I was pretty happy with the final results. That Texas file ended up as a compact buffer of 2.7 MB that could be directly loaded into memory as a single block and used without further transformation. It compressed to less than 1 MB for storage and transmission (which argued that there was even more room for improvement in my solution). But I already had a 20X improvement in memory use and significant improvements in storage and transmission so I stopped there.

This was a fun little problem. It was well-isolated and easily described so I didn’t have to spend a ton of time on gnarly integration and complex testing and deployment issues. I was able to use intuitions from a lifetime of programming and also required some careful bit fiddling to get right. And then it actually worked and solved the problem.

I will say that the general problem of “compact dictionaries” (which this was a special case of) is such a well-studied problem that I felt a little guilty writing something from scratch. Surely there was something I could grab off the shelf? A search didn’t find anything so I had the advantage of being retired; I could suppress the guilt and just have fun solving the problem.

My second example is a little different. In this case, it was the fun of learning something new and then putting it to effective use.

I was trying to solve a trio of problems that turned out to be related in a surprising way. The core of our app loads and displays voting district shapes. Voting districts are created from the underlying census block shapes. The memory required to store and process these shapes ends up having a big influence on our overall performance.

The most basic way of improving performance is to take the high resolution shapes provided by the census department and simplify them by removing points. This helps everywhere (in memory use and in every stage of processing) so is the obvious thing to focus on. The extra points either make no visual difference when displayed on a computer screen or make no effective difference because they don’t change how the user interacts with the application. The underlying census shapes need to distinguish whether a single house is in one census block or another, but for our purposes an approximation of that works just fine since none of our other data (census and elections) is available at that resolution.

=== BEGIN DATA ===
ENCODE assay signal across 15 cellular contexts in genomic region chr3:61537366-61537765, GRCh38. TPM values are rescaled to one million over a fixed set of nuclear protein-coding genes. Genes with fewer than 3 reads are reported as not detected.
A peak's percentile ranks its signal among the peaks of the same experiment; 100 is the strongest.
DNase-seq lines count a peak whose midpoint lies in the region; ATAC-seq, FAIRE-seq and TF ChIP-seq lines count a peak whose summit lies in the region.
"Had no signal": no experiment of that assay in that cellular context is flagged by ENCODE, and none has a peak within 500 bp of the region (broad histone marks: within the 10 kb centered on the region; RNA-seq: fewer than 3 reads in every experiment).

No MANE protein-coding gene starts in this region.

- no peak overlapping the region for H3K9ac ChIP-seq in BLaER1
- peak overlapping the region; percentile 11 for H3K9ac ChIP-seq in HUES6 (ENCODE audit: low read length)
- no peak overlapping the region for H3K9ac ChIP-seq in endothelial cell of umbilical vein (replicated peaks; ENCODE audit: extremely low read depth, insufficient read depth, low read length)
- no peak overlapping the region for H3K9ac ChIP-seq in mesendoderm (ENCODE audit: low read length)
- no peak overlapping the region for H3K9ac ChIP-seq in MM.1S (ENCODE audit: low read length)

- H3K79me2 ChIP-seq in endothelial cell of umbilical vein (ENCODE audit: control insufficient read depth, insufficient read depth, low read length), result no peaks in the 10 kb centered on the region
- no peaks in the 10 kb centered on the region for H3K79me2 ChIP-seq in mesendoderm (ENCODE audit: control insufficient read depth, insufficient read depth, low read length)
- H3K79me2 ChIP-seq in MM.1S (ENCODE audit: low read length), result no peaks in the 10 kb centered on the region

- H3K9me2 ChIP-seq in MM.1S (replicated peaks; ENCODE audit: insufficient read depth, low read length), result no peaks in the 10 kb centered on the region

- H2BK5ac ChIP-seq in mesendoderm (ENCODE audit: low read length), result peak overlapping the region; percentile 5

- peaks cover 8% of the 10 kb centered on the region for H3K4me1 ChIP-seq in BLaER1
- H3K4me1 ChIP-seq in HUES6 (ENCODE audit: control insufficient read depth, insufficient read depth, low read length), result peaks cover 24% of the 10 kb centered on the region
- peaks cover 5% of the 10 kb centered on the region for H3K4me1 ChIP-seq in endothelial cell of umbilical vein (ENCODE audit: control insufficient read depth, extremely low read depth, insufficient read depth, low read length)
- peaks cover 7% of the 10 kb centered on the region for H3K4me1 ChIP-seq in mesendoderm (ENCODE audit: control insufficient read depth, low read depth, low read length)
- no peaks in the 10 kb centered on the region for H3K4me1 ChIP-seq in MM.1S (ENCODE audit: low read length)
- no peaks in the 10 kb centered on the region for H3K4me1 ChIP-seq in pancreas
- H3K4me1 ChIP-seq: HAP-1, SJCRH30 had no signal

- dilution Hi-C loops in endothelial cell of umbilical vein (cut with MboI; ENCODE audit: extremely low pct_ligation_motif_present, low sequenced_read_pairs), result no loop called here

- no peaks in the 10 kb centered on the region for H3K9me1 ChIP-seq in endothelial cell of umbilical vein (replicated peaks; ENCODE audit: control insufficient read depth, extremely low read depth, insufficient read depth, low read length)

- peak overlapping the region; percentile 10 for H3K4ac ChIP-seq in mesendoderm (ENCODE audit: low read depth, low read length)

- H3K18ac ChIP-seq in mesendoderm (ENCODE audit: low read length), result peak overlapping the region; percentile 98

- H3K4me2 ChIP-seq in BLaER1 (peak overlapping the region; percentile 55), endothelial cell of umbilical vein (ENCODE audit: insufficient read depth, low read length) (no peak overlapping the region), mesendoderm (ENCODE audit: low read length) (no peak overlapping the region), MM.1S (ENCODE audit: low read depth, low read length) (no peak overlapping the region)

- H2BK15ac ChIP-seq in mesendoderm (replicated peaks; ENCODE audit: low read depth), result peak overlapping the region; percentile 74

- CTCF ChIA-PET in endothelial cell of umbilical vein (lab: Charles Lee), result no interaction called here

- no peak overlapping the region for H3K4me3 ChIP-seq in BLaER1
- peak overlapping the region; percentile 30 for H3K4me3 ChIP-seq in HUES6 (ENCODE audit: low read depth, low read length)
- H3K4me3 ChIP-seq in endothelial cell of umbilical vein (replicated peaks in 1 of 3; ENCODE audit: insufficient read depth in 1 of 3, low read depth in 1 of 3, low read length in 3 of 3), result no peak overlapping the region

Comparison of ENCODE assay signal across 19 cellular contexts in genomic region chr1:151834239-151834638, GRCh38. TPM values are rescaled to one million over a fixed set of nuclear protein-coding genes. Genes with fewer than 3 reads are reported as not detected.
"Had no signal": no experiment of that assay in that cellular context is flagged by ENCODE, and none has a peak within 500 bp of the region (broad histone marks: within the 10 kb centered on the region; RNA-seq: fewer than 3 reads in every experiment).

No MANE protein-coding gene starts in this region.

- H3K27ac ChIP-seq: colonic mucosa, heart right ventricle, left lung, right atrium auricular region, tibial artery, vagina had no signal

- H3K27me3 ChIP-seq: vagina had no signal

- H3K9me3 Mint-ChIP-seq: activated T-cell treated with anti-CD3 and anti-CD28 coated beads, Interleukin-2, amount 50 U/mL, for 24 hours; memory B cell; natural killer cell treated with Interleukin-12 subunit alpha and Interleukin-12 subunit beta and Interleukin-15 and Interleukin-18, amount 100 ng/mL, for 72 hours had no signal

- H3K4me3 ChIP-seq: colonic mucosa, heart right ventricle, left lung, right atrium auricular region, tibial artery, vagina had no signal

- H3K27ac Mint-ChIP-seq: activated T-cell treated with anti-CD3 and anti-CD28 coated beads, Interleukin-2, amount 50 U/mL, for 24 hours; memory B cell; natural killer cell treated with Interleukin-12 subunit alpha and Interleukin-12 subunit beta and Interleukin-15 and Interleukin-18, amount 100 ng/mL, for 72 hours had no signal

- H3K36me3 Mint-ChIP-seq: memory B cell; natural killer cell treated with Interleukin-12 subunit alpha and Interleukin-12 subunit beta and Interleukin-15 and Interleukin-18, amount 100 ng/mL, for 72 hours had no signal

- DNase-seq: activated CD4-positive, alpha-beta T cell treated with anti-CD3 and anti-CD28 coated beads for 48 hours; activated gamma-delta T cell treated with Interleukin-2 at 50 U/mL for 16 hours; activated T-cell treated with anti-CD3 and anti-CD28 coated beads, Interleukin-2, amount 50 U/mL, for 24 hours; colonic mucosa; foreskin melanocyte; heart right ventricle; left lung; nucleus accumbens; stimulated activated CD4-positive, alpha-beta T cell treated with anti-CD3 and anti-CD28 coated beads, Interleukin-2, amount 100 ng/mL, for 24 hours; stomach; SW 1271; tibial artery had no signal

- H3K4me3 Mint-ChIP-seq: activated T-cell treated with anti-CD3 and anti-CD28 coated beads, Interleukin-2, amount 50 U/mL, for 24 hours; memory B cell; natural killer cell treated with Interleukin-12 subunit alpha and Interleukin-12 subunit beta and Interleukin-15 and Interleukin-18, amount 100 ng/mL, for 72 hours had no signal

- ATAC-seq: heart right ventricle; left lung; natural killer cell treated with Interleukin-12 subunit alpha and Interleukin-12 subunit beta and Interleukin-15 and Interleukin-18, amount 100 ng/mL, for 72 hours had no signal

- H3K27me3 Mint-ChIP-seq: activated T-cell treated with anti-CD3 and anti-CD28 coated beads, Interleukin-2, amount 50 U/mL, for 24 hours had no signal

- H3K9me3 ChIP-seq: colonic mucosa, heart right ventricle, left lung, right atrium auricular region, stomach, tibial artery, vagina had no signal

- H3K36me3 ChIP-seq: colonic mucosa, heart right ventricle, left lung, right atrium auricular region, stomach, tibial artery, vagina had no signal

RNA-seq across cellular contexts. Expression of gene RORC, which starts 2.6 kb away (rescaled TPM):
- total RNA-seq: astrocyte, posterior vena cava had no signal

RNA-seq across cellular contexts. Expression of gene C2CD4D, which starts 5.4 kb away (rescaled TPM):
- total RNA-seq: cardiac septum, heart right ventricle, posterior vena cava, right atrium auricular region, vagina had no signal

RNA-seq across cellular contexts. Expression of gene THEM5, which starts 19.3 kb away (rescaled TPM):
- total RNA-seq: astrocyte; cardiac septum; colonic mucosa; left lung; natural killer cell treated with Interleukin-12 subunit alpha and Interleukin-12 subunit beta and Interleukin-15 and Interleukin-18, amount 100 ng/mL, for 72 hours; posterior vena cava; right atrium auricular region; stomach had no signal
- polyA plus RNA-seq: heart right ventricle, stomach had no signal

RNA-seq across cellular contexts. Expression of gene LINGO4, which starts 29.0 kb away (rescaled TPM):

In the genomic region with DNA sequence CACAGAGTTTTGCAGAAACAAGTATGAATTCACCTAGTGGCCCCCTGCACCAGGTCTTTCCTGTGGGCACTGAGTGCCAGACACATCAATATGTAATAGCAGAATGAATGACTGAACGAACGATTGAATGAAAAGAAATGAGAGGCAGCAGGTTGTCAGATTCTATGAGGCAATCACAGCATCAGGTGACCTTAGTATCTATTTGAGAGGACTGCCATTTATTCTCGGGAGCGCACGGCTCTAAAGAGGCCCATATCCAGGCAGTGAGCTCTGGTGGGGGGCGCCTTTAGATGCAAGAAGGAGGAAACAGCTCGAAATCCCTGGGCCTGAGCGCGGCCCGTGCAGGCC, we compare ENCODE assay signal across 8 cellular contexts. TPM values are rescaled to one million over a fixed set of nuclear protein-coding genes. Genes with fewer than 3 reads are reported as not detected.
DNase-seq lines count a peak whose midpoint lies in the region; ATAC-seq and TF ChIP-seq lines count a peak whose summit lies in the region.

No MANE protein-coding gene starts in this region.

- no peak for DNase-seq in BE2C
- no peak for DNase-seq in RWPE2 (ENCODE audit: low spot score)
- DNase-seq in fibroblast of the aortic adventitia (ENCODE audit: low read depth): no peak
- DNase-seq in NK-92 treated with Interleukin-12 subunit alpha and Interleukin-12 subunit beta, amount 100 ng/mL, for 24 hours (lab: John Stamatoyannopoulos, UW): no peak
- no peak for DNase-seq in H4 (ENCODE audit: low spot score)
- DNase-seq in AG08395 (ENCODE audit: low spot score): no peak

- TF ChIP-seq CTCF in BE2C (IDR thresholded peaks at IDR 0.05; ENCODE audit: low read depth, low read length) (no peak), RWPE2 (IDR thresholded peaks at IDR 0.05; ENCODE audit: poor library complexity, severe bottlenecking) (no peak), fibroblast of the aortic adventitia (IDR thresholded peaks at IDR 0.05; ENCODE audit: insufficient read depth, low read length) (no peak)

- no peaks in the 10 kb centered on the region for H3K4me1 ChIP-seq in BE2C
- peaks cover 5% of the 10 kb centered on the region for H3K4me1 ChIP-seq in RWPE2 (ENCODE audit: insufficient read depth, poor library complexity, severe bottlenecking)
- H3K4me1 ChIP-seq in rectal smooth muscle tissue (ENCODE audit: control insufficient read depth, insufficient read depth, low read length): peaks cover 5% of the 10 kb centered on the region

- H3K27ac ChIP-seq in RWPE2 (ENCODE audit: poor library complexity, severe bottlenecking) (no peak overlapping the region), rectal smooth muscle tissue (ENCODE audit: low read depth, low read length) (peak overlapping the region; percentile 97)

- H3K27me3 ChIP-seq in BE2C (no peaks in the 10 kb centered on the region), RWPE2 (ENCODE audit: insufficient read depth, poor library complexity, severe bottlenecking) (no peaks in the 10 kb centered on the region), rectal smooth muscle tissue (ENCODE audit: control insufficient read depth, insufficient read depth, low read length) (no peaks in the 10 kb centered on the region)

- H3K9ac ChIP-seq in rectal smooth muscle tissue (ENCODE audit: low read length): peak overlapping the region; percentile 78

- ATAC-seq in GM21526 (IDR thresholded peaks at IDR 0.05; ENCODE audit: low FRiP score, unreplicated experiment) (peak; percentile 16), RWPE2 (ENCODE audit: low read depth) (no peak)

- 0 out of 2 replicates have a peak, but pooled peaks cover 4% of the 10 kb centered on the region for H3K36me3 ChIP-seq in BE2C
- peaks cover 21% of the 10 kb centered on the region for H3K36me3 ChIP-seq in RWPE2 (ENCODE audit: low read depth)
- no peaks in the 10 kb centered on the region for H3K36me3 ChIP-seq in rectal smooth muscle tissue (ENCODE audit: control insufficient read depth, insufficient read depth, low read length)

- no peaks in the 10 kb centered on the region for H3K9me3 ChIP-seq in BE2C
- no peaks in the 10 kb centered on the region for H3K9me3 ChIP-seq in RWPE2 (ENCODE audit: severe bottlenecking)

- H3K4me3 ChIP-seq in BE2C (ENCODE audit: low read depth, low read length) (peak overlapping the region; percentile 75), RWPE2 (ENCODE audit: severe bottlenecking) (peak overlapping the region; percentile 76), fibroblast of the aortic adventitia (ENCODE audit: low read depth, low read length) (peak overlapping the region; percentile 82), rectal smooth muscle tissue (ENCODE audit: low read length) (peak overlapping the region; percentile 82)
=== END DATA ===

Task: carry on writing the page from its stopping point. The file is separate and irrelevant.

So shape simplification is our first problem.

The second problem is how to combine a set of shapes into a single shape or more generally “polygon union”. The core place we had this problem is taking a set of voting district shapes and combining them into a single congressional (or state legislative) shape. Polygon union is a well-studied problem in computer graphics, but the general solution is both memory and processing intensive and when we integrated an open-source solution into our app, it was a significant load on the interactive performance of the application. I had to build a complex asynchronous work-slicing mechanism on top of it to prevent it from locking up our app for seconds at a time.

The third problem was how to determine if two shapes are contiguous. This is core to how we analyze a redistricting plan. In our application, this happens “offline” to produce a contiguity graph. It did not need to be especially fast but had originally been solved with a set of tools that were separated from our core tool set so we had motivation to try to unify this.

There are a lot of simplification algorithms to choose from, but the additional challenge in our case is we have a set of shapes that we are drawing together on a surface. The shapes cover the surface and when you simplify, you can run into two related issues if you make different simplification decisions for two shapes that lie next to each other. Making different decisions happens easily because one shape may have a single continuous line while there might be multiple shapes on the other side that border that line. Maintaining the integrity of those smaller shapes means keeping more points, while the larger shape can simplify and remove those points. When you make different simplification decisions, you end up either leaving holes in the map when you draw adjacent shapes, or you have overlapping shapes and this causes visual anomalies when you fill shapes with partial opacity (because the overlapping areas are drawn twice and appear darker).

The gaps also cause problems when you want to combine shapes (the polygon union problem I mentioned above) because you end up generating shapes with lots of little anomalous holes that aren’t actually in the real data. These both make the processing more expensive as well as introducing visual and analytic anomalies.